For me, it meant leaving an abusive husband. Abusive situations are tricky because they chip away at your confidence and wear you down, so that you no longer feel like fighting. But when you get truly sick of the crazy-making, you have a choice to make. You have to lay aside some dreams, and fears of becoming a statistic, and focus on your own health and sanity.
In order to survive, I numbed myself. What I was feeling was so intense that I had no words to describe it. That was scary, because I was in a daily habit of writing. I could no longer journal. I couldn't even think of writing stories. After a few months of simply "being," I found my words again through free-form poetry. Poetry can be short and intense with no structure. That was what I needed at that time, and that's how I began writing again.
My family and friends had always known that I wrote and was creative, but I'd been forced to hide it or put it on the back burner for years. However, I discovered that there are people who value me for who I am and respect the time I set aside to create. As I began valuing my time and vocalizing my passions, I found complete acceptance of my true nature. I also made a lot of new creative friends!
Q: Thank you for sharing your courageous story. I know it will inspire others! Can you discuss the healing powers of creative work and travel as they apply to your own life? Is it all about escaping the daily grind, or is there something deeper at work?
A: Sometimes I need to get out of the rut of daily living, in order to feel like there is time for my art. It is important to get away from the distractions that plague us at home. When you are out of your routine, and being bombarded by new experiences, you will find a change in your writing. Even a routine like writing in a journal changes in a new place, because you are writing about new sights, smells, and experiences! You can go to places on the page that you never would have dreamt if you'd stayed at home. There are so many new things to see in this world of ours how can you not be inspired?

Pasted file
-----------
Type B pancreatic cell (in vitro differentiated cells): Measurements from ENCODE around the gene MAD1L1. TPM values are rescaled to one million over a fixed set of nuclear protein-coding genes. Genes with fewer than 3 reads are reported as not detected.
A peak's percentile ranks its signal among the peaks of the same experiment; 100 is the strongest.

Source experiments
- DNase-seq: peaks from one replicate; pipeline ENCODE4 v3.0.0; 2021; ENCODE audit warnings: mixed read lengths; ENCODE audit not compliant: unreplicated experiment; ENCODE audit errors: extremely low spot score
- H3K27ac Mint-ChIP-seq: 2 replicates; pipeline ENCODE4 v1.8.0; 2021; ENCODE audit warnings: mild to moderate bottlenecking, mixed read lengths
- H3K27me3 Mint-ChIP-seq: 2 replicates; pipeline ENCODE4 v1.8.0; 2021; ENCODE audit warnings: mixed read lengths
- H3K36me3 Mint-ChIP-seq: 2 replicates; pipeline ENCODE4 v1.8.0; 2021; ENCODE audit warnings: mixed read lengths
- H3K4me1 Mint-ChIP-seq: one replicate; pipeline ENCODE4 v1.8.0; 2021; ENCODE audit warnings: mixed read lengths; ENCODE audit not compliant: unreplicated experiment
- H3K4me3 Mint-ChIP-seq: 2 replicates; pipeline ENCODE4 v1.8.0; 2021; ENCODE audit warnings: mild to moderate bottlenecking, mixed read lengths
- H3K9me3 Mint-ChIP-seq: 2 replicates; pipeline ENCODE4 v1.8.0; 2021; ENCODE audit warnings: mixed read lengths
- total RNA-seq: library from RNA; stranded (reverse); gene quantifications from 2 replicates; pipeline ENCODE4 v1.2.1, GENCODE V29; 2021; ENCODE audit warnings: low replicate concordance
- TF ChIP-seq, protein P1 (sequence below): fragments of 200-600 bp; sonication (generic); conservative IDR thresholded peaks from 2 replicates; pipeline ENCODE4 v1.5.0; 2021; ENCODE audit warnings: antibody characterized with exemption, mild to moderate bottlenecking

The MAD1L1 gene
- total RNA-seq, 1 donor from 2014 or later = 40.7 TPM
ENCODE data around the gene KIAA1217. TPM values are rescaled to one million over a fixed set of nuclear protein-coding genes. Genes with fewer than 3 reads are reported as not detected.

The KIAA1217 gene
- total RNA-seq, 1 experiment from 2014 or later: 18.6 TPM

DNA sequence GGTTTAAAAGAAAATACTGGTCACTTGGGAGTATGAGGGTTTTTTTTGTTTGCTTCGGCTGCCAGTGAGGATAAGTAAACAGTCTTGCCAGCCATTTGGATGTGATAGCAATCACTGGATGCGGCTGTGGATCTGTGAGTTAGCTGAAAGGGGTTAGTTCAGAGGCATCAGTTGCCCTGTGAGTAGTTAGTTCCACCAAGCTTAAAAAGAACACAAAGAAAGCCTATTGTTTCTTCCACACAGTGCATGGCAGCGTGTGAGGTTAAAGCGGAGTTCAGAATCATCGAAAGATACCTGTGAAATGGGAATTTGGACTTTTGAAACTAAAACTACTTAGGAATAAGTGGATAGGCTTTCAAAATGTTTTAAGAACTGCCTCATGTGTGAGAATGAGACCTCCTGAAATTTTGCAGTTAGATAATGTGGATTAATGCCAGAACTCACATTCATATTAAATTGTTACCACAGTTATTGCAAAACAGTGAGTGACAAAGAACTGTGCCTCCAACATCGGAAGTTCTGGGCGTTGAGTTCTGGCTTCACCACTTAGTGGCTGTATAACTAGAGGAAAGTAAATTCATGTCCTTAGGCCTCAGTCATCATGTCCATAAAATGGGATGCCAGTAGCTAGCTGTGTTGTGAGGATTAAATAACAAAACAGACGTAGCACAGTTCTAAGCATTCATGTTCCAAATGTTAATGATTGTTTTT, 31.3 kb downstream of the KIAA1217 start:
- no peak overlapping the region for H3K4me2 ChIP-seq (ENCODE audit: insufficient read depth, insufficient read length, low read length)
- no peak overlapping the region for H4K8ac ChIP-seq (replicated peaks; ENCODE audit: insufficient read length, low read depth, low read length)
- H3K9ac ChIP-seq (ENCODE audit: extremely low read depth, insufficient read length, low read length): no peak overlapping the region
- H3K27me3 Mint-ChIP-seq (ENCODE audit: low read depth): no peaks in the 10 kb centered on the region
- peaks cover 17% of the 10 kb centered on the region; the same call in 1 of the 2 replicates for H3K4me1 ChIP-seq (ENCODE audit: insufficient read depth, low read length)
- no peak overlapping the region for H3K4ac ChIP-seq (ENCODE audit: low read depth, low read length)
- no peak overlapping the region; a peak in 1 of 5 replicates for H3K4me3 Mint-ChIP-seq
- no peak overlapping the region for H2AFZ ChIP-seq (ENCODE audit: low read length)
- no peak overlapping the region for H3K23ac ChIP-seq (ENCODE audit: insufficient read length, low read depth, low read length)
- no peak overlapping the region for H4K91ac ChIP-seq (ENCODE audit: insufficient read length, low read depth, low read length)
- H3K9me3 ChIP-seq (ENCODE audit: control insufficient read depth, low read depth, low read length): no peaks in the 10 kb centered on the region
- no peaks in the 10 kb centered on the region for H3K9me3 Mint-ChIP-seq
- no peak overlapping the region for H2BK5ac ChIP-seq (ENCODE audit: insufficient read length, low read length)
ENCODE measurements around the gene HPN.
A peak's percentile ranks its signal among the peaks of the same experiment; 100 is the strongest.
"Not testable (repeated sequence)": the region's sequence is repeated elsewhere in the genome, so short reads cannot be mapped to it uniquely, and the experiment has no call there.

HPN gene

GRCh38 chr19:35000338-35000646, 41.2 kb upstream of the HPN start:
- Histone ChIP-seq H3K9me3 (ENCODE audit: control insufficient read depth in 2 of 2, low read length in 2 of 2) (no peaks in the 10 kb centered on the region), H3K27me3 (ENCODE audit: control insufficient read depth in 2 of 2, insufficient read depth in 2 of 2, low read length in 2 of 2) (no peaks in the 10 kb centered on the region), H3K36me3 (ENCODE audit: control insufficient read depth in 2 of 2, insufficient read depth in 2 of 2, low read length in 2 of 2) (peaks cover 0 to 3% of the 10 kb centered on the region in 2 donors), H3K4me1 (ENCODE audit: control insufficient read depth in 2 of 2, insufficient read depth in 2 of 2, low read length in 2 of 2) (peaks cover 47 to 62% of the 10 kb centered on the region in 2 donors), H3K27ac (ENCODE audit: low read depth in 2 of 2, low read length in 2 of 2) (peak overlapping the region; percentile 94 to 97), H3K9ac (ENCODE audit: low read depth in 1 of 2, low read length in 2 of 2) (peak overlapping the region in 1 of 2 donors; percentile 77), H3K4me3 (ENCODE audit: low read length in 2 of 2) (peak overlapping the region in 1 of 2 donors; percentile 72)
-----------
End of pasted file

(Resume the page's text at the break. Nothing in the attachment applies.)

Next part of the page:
Basically, it all boils down to time management. If you value your art time at home, you can create daily. However, some people need that time away in order to reconnect with their true selves. Seeing new sights every day can definitely be inspiring, and will quickly cure "writer's block."
Q: How do different cultures influence your art?
A: My eyes have been opened. I have seen such a variety of ways to live that I can no longer be ethnocentric. I have never been able to live in a bubble, and now that I have seen so many parts of the world, I think in terms of an even broader worldview.
For example: What we at home may consider simplistic drawings are what some cultures sell to the tourists, who buy them in abundance, thus creating a market and no need to specialize. Their artwork is accepted as is, whereas the market for that style of drawing back home would be criticized. The encouragement there for me is to just create and not worry about the outcome. If I like it, maybe someone else will too. As long as I enjoyed the process, it was worth my time.
In terms of writing, I see things from such a deeper understanding of the world now; things are no longer black and white. This means that I cannot simply write about "petty" things. I'm not yet sure how to write about some of my experiences, but I know they will come out in time.
Q: How does inspiration translate? Is your writing and artistic "voice" the same in any language?
A: No. When I write in French, there is a distance between my self and my writing. That was another technique I tried when I lost my words for a few months. I wrote some thoughts and poetry in French. I felt free because no one could read it, but also it didn't always feel like "I" was writing the words that appeared on the page. They were simply words that were in my handwriting. There is a freedom to writing in another language, because it creates a sense of detachment.
Q: Are you the same artist in Bali as you are in Canada? How does your location influence your creative expression and inspiration?